Accessibility is an integral part of the Office of the Registrar of the Supreme Court of Canada (ORSCC) underpinning values, and is included in our organizational strategic objectives. As such, we strive to continuously improve access to the Court and its services. We have been consulting those who appear before the Court and visitors for a number of years to improve accessibility and will continue to do so. Additionally, we will expand consultations on a number of internal policies and procedures as well as communication tools, to ensure we meet the highest standards of accessibility for all Canadians, our employees and applicants. We look forward to this evergreen process and welcome this opportunity to remove and prevent any barriers to accessibility which may exist.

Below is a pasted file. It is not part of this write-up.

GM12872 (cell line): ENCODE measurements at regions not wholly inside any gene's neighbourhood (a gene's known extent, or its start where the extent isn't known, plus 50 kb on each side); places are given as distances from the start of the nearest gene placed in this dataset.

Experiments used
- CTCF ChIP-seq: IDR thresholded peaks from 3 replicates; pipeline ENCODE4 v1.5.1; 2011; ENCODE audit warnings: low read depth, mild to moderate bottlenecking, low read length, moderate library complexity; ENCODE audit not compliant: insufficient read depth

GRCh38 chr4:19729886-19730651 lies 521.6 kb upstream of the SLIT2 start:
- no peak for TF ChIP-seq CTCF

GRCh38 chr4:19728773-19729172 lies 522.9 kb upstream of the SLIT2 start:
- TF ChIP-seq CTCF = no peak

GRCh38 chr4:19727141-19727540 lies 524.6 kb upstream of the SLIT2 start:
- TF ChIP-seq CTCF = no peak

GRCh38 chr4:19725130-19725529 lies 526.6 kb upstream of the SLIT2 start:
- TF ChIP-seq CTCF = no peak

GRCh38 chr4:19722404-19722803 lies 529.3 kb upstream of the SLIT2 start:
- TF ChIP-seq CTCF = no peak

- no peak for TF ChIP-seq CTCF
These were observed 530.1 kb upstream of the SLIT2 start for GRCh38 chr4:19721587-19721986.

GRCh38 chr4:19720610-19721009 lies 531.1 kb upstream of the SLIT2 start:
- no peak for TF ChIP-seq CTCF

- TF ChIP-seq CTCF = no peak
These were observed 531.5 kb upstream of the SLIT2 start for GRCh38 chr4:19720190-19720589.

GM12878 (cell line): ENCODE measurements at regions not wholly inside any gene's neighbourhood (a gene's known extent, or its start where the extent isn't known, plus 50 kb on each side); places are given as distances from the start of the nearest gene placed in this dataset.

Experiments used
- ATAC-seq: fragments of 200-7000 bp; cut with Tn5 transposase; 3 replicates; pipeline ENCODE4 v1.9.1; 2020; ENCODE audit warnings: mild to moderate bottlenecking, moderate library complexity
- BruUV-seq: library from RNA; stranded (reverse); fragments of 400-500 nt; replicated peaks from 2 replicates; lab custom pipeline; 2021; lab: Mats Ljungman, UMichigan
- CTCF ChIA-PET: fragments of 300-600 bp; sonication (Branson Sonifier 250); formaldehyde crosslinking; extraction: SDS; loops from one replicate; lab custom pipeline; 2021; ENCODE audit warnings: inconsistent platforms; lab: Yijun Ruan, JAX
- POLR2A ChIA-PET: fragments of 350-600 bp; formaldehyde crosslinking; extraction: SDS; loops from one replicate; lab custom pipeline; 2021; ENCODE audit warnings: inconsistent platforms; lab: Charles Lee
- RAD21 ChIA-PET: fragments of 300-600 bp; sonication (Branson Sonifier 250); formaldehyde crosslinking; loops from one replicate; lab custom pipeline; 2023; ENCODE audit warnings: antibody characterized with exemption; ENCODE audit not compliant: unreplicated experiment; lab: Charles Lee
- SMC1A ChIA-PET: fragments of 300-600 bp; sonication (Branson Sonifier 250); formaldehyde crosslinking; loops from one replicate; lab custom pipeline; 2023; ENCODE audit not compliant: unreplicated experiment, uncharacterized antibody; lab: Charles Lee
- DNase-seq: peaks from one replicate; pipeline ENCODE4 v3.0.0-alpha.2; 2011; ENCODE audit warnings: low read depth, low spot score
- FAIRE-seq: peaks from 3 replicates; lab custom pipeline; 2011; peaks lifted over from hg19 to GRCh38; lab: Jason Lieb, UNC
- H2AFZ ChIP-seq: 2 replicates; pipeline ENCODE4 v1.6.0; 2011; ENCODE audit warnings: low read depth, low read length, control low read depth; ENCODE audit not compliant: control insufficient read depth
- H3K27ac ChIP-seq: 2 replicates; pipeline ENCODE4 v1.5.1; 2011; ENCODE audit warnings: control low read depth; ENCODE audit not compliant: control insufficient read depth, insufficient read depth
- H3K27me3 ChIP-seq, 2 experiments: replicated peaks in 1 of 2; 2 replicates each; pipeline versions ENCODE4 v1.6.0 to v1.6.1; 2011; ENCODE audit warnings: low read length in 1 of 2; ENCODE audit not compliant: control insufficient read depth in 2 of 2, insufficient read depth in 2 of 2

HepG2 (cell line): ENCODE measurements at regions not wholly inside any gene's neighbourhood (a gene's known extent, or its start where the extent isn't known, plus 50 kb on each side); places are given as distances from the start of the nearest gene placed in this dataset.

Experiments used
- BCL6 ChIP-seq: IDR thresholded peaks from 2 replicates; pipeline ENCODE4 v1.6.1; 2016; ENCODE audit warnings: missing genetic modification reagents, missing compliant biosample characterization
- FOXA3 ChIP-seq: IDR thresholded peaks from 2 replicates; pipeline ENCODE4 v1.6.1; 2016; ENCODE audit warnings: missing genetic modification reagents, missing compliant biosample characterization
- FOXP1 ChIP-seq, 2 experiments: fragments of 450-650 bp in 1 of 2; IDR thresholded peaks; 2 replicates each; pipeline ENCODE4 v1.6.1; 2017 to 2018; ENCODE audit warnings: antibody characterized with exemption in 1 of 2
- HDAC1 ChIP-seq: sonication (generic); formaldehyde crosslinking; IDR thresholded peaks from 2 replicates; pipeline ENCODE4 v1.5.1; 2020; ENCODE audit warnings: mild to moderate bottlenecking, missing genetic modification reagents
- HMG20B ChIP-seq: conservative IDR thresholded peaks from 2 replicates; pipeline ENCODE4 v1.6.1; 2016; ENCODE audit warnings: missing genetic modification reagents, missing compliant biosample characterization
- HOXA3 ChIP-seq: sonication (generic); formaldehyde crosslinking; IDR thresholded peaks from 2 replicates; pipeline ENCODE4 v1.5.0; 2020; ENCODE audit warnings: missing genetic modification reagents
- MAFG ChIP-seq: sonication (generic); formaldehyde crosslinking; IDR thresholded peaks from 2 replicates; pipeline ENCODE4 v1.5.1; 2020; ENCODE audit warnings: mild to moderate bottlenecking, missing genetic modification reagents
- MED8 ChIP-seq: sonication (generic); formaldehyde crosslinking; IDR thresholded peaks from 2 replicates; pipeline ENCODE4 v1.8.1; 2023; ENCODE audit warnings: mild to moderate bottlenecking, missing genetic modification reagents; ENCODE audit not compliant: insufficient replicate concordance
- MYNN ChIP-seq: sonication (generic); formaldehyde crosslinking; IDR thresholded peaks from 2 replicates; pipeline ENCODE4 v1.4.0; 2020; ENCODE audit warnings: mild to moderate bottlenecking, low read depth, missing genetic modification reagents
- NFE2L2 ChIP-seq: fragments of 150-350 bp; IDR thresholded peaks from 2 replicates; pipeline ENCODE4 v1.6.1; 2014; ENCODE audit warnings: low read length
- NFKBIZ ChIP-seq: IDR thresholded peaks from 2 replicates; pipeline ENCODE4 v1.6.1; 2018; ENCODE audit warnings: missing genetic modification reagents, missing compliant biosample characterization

Currently, consultations take place with lawyers who appear before the Court and visitors to ensure every consideration is given to accessing our organization. A number of important tools have been developed to increase accessibility to the Court, including e-filing, the publication of Cases in Brief, which are plain-language summaries of written decisions meant to be understood by the general public, the publication of an annual Year in Review to make the Court more accessible to the public, visits and e-visits with a tour guide, information material published in various languages, braille, and more. We continue to strive for a completely barrier free experience and will continue to improve our consultation process in the next 3 years to better identify and remove any existing barriers.
Further consultation will be required to identify barriers to employment within our organization. In the next year, we will be expanding our consultations with persons with disabilities to consider all barriers to employment. Currently, we have provided specific training to managers on unconscious bias. Our HR advisors work one on one with hiring managers to ensure processes meet the highest standards. This said, we realize that the application process may be cumbersome to some and that opportunities to improve our evaluation tools must be explored and we are committed in doing so.